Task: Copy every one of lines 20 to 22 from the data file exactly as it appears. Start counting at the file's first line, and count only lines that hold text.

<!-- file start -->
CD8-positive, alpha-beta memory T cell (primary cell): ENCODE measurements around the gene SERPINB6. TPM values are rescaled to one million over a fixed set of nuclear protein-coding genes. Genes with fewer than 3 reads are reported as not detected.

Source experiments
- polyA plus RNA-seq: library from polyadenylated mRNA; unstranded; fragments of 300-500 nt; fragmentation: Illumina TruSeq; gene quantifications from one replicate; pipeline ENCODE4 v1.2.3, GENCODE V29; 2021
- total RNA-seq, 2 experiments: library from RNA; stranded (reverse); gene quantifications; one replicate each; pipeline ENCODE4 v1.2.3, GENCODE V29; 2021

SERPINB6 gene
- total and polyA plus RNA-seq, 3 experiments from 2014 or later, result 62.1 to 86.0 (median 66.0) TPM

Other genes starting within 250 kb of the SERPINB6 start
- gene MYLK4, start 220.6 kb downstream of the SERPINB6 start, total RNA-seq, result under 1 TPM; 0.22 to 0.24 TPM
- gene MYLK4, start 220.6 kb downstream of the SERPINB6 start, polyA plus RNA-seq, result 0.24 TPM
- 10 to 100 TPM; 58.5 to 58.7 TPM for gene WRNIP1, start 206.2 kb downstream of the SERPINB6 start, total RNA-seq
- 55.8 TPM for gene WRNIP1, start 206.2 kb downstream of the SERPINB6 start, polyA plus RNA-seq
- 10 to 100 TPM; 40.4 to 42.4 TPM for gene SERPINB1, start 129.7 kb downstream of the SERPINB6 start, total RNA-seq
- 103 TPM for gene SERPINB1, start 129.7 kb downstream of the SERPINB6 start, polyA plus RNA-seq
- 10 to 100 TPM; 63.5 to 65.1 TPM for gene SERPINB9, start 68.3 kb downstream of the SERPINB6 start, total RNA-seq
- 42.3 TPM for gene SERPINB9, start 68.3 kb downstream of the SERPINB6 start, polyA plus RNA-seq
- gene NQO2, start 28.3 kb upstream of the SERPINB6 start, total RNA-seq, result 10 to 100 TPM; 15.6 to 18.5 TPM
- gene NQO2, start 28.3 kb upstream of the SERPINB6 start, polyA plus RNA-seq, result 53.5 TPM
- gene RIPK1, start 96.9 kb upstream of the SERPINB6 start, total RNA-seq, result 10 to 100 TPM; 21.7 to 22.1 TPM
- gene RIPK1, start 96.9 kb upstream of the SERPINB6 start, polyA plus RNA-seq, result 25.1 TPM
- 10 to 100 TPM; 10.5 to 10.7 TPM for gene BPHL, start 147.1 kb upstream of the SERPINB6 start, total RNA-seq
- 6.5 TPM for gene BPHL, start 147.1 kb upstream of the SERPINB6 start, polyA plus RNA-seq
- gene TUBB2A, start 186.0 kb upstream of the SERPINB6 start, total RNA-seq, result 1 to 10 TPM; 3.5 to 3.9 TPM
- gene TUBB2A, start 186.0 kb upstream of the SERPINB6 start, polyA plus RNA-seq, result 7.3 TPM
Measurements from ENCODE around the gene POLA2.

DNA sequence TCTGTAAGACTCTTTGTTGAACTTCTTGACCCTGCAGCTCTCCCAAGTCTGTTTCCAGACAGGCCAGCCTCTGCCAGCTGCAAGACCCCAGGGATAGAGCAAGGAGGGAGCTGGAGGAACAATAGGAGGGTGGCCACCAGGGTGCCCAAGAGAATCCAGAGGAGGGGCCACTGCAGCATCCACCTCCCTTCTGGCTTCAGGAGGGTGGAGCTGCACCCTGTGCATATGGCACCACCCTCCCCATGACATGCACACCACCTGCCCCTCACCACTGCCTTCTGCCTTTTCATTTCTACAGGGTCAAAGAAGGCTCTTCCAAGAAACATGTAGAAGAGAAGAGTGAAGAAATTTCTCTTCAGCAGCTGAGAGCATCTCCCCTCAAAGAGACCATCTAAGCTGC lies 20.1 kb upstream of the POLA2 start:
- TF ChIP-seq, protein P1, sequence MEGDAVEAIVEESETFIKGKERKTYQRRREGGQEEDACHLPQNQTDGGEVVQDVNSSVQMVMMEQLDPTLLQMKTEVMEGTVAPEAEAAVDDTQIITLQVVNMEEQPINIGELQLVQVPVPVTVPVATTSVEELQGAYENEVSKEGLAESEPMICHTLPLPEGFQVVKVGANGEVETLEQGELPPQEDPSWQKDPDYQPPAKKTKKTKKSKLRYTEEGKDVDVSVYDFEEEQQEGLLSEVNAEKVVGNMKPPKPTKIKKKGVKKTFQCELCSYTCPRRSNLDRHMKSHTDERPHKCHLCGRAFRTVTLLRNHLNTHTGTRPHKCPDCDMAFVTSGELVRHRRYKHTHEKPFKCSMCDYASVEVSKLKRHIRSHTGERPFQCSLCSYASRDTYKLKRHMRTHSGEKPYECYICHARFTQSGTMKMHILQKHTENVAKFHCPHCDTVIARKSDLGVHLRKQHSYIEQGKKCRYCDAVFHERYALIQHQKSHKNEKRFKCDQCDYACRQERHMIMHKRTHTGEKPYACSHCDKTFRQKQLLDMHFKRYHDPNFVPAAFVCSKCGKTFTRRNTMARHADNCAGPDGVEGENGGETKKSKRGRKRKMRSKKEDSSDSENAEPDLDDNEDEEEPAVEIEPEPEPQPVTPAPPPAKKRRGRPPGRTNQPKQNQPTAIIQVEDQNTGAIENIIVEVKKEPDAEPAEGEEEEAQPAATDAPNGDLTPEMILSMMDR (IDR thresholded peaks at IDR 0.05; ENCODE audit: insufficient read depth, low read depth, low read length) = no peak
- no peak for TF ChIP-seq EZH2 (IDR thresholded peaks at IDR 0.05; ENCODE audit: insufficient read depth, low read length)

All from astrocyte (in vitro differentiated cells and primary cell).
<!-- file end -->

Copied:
- 10 to 100 TPM; 10.5 to 10.7 TPM for gene BPHL, start 147.1 kb upstream of the SERPINB6 start, total RNA-seq
- 6.5 TPM for gene BPHL, start 147.1 kb upstream of the SERPINB6 start, polyA plus RNA-seq
- gene TUBB2A, start 186.0 kb upstream of the SERPINB6 start, total RNA-seq, result 1 to 10 TPM; 3.5 to 3.9 TPM